“Then at that point it’s a rush to the airport to catch the charter flight back again so we were back in Dublin quite late that night.”
“My memories of the Newcastle final are a lot more subdued as it wasn’t the result I was planning for!”
“Scotland played South Africa there in the World Cup in 2015 and I covered that, so I had a bit of an idea what to expect from it. They have the big big stands there that are pretty cool.”
“Going into these finals you’re only thinking of the positives and thinking that the team you’re focusing on are gona win. All your plans are in place so if they do win, we’re gona do this, this, and this.”
“So, towards the end of that game you realise they aren’t going to win so you’re thinking how you’re going to photograph the team after the game.”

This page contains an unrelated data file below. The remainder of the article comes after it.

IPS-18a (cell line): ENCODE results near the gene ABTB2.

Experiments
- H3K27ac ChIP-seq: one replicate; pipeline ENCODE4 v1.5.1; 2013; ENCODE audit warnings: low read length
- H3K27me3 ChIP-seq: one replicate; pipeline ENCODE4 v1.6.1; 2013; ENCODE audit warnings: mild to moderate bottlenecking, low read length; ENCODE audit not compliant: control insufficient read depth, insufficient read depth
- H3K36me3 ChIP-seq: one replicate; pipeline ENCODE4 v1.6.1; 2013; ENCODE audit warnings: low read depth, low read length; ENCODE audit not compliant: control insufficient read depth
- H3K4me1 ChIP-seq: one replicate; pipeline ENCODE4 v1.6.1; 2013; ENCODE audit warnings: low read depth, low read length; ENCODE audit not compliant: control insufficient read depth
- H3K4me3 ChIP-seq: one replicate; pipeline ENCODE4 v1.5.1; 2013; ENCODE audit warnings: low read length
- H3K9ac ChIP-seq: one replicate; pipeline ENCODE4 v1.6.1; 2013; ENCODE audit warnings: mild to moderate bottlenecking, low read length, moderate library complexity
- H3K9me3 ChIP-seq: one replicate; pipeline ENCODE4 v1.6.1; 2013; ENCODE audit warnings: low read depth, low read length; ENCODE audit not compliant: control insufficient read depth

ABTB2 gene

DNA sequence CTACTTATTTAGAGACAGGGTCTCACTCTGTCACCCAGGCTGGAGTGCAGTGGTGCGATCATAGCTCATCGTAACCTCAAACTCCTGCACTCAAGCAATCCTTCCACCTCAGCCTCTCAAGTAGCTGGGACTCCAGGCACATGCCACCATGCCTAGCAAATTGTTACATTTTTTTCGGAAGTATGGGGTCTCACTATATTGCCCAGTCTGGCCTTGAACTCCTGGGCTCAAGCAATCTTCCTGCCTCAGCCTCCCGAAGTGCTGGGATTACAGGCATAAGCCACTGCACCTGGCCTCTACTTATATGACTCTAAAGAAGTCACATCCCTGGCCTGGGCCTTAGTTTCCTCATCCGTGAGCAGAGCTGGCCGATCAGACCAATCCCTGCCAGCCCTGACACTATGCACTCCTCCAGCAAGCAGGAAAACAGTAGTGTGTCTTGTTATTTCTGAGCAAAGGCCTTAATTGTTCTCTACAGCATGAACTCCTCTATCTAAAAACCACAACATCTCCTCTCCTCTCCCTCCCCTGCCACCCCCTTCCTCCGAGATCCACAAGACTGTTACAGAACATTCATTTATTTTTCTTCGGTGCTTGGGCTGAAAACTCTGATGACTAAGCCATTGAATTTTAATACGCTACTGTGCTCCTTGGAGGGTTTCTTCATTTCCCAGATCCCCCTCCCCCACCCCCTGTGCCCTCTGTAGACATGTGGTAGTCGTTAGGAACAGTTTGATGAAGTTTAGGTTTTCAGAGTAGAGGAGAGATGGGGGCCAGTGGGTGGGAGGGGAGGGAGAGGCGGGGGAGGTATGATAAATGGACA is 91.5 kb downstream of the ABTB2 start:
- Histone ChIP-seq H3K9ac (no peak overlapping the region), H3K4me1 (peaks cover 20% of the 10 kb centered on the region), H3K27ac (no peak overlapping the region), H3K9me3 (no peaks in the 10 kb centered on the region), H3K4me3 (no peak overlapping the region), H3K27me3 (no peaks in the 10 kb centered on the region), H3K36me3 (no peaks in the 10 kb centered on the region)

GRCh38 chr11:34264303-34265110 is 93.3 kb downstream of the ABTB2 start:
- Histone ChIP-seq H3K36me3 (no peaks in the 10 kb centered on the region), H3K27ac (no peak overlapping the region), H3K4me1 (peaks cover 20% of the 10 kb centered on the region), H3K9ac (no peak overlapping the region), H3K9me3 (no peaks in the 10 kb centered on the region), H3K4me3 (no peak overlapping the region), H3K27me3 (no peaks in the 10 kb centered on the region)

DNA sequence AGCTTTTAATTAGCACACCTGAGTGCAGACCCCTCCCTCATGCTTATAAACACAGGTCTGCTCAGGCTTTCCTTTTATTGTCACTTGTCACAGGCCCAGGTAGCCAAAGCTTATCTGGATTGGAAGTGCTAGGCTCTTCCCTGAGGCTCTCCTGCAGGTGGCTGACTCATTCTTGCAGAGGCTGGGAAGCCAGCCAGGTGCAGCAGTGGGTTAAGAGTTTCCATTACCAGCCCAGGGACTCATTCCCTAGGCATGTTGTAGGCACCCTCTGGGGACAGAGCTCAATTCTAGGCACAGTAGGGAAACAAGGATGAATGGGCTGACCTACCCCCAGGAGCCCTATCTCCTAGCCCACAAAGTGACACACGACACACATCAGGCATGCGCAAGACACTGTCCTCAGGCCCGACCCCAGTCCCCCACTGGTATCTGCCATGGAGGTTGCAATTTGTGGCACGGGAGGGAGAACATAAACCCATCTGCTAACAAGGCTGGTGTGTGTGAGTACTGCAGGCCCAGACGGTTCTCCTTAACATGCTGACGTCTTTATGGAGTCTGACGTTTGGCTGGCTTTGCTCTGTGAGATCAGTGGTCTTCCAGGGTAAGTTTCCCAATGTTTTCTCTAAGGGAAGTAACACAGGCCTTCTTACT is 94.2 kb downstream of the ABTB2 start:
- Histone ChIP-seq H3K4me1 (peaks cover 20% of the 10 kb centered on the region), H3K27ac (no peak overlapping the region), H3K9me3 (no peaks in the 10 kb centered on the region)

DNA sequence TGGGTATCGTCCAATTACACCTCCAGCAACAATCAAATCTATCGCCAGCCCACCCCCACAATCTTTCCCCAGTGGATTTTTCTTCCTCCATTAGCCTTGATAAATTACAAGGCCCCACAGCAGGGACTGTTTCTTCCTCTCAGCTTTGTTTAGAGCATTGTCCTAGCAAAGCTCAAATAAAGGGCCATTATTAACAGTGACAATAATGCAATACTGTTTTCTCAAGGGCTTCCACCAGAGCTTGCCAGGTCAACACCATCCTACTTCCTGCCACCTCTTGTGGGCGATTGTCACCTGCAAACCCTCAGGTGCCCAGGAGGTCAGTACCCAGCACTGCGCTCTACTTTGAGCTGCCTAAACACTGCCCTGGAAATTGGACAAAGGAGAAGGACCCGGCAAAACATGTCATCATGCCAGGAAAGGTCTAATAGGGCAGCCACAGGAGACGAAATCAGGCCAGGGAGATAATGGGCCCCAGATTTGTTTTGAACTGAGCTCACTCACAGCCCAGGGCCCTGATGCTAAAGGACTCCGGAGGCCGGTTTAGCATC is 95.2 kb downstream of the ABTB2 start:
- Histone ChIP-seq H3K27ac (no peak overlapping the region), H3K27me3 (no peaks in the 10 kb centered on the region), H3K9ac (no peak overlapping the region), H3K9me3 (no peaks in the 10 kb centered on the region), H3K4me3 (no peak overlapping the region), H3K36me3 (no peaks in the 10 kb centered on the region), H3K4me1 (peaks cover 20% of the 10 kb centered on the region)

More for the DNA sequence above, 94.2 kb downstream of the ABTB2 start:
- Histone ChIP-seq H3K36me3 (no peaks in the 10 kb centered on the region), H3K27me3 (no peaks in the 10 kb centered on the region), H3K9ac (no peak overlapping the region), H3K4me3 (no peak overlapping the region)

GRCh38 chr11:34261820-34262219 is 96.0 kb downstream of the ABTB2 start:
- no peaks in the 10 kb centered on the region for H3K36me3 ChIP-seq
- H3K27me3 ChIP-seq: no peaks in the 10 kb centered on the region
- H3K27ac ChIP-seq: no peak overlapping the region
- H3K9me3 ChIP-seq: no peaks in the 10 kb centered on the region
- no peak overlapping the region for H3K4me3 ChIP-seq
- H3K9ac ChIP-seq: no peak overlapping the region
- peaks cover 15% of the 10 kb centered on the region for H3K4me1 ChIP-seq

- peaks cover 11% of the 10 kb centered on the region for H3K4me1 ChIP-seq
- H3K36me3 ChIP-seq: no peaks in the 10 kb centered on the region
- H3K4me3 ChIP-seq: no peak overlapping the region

“You’re not thinking wide angle, you don’t want to get into their face. So, you’re thinking long lens and where that might be best photographed from. I took a position above the tunnel so that I could shoot the cup lift and also shoot the Leinster players walking off the field afterwards.”
“While not covering it for Leinster at that time, that’s a picture that we need for tomorrow’s newspapers.”
And the next time Cardy gets to cover Leinster in a final?
“Well the sooner it’s safe to get rugby back the better but we’ll have to wait and see. Saracens are really the only ones that can compete with them at the moment. That quarter-final feels like a final really.”
Whenever the club action comes back, Leinster are sure to be in contention.